Clegg, who is now vice president of global affairs at Facebook, and fellow VP Javier Olivan said in a blog post announcing the plans: “Europeans will be shaping it right from the start.”
Clegg praised Germany’s biotech industry, Sweden’s adoption of digital payments, and Spain’s funding for startups, saying that Facebook’s announcement was a “vote of confidence in the strength of the European tech industry and the potential of European tech talent”.
Conspicuously absent was any mention of the UK. Facebook employs more than 2,700 people in the UK, with a major office in Euston.
The Standard recently reported Facebook had signed on to take another 310,000 sq ft in the area. A source close to the company said the UK remained an important market for Facebook.
As well as delivering more jobs to Europe, Clegg and Olivan used their blog post to make overtures to legislators.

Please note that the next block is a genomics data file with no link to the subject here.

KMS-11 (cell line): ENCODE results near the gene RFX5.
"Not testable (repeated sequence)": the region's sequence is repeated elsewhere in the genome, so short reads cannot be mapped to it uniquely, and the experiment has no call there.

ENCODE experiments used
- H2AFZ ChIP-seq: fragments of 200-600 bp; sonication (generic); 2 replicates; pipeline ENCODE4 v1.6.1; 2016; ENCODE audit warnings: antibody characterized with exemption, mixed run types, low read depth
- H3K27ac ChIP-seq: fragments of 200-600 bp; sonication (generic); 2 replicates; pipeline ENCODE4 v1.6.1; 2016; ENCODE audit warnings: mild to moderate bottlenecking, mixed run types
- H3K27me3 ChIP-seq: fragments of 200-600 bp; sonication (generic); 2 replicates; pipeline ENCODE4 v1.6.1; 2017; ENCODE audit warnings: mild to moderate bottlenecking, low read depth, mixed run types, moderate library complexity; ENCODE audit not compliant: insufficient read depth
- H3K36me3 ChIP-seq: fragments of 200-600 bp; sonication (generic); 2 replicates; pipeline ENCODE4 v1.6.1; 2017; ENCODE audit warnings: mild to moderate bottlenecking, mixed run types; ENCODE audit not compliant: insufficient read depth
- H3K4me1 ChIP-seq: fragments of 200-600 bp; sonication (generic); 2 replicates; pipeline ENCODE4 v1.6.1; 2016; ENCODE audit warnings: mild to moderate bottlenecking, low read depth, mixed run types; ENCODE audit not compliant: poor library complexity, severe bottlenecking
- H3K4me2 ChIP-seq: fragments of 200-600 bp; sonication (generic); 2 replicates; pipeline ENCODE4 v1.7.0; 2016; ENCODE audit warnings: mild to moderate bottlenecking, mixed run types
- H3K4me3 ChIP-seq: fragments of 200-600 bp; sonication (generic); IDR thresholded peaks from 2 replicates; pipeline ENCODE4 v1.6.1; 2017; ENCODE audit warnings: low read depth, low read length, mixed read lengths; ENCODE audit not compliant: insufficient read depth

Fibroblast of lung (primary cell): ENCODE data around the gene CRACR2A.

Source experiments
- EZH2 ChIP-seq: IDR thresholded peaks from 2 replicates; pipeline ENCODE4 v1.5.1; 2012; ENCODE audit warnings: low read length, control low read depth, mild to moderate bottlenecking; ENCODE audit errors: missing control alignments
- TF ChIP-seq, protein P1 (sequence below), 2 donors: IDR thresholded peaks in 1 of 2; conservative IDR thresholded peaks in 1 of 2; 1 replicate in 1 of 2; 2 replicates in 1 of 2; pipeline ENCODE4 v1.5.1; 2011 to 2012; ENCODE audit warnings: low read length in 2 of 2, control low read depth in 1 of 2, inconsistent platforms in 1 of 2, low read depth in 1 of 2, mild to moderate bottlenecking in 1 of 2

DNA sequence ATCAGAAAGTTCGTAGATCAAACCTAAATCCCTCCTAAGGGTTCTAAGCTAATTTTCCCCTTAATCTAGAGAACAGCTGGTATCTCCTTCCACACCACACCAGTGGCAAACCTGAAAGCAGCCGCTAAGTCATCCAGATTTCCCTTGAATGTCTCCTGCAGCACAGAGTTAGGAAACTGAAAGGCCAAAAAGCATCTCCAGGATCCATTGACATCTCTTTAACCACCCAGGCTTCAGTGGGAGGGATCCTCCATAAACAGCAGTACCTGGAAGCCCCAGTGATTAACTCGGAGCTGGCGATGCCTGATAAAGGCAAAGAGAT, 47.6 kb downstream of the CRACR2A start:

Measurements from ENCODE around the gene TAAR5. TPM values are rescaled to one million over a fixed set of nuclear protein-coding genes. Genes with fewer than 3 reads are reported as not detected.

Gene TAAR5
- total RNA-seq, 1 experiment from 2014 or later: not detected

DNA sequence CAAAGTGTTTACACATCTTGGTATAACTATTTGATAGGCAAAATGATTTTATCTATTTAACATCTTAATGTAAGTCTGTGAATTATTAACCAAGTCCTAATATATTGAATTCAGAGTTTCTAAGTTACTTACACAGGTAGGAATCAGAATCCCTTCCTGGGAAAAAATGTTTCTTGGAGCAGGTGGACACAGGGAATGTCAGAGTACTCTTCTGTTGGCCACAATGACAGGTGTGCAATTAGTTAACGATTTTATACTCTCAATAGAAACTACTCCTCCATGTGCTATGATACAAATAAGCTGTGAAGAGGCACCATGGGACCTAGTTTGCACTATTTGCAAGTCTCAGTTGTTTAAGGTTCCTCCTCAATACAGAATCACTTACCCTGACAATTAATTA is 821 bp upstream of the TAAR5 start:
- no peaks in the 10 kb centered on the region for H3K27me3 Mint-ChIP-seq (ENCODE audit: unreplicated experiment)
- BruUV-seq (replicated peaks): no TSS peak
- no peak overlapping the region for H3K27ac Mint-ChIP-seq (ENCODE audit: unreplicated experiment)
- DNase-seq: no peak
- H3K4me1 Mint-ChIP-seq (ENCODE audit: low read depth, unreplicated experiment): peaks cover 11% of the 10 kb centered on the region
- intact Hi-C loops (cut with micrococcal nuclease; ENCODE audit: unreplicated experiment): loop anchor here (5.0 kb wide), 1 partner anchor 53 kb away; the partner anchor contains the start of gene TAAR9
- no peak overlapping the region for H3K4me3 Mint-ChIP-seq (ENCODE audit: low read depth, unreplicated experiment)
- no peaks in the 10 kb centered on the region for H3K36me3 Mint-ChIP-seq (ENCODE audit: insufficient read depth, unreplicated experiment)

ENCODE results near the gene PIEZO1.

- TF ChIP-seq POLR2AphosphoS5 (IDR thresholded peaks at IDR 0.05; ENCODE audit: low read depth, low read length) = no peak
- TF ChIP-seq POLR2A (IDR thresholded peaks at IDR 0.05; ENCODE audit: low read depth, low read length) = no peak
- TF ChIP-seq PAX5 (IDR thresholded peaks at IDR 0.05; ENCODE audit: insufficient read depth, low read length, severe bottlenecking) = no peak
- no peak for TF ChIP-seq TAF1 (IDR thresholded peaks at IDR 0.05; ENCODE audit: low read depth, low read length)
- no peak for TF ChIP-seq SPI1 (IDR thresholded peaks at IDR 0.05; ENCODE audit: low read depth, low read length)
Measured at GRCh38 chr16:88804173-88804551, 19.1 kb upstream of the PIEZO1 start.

“The EU also has an important role to play in shaping the new rules of the internet,” the pair wrote. “European policymakers are leading the way in helping to embed European values like free expression, privacy, transparency and the rights of individuals into the day-to-day workings of the internet.
“Facebook shares these values and we have taken considerable action over the years to uphold them.”
Clegg left politics in 2017 and joined Facebook a year later.